SNL fans who follow Aidy Bryant on Instagram and are thus willing to follow her to the ends of the earth know that she's been promoting her new Hulu series Shrill. The quirky comedy is set in Portland and follows a woman trying to balance life, love, and career — all in a fat body she's proud of and has no intention of changing. Since the story has such a strong point of view, viewers may wondering whether Shrill is based on a true story. The source material is hugely popular.
Lindy West, former film editor of Seattle alt-weekly The Stranger, went on to become a Jezebel staff writer and a New York Times columnist, all while juggling the release of her 2016 memoir Shrill: Notes From a Loud Woman. The book is an essay collection tackling feminism, fatness, sex and dating, and even the author's own abortion story. In April of last year, The Hollywood Reporter announced the book had been optioned for a series by Hulu, with a pilot written by West, Bryant, and Parks and Recreation's Ali Rushfield. Bryant was also set to star as a fictionalized version of Lindy named Annie, while Lorne Michaels and Elizabeth Banks signed on as executive producers alongside West.
Although she serves as a writer on the show and it's based on her book, West is quick to note in interviews that the TV show is a fictionalized version of her life. For starters, instead of working her way up the ranks at a Seattle alt-weekly, Annie works at a fictional Portland alt-weekly called The Weekly Thorn. Much of the mythology surrounding West's life at The Stranger centered on a feud with her then-editor Dan Savage. On the show, the editor character, Gabe, is also a gay man, played by John Cameron Mitchell of Hedwig and the Angry Inch fame. But West insists that the characters have been drawn after their real-life inspiration with very broad strokes.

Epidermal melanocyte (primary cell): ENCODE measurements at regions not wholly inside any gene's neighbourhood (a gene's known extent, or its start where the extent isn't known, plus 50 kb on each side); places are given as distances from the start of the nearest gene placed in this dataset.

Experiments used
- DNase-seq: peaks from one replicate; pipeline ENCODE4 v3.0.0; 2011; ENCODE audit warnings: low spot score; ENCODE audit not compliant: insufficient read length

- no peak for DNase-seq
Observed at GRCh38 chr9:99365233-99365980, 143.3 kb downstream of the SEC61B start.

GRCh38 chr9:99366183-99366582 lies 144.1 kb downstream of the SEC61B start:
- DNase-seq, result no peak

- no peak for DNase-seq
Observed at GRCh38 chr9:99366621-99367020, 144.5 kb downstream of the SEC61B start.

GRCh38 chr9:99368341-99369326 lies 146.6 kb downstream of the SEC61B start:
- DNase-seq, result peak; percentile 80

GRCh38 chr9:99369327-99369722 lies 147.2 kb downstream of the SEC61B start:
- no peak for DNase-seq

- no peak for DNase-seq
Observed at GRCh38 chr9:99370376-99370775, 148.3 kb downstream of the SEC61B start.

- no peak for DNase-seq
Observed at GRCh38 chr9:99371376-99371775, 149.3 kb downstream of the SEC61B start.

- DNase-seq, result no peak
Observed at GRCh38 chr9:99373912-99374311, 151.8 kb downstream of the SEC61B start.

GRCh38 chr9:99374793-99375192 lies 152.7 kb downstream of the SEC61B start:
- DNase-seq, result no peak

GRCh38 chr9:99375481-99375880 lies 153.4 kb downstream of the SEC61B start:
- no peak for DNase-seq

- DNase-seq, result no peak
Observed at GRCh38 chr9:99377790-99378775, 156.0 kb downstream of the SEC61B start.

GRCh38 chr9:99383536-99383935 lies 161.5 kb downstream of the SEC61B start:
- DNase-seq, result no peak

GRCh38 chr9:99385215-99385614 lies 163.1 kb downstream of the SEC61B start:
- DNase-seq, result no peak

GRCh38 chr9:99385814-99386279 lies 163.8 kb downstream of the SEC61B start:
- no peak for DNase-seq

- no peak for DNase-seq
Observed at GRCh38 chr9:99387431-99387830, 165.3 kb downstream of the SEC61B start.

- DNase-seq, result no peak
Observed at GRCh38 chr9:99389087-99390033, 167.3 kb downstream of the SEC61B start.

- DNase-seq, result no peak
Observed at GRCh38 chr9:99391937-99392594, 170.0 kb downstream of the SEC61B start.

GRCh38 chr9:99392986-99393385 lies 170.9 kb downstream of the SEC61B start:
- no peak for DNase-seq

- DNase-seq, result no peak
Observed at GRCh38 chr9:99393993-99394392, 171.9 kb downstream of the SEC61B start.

"Gabe is not Dan. Annie has this similar conflict with her boss, but John made that character his own," West said in an interview with The Seattle Times. "It’s fictionalized. Some of the issues are the same, but the people dealing with them are different."
According to West, she feels a great deal of freedom in diverging from the truth of her life a little bit with the TV series. "Also, there are legal reasons if you’re adapting something from real life to make it less like real life," she added in another interview with The Seattle Times, "which is a relief for me because I am a real person who has to deal with her real family and real friends and real acquaintances."
West famously faced a disturbing level of vitriol on Twitter before ultimately leaving the platform in January of 2017 — a decision she outlined in an essay for The Guardian. So the choice to give herself a little creative breathing room in making a TV show loosely based on her experiences was probably an easy one. Shrill is now streaming on Hulu.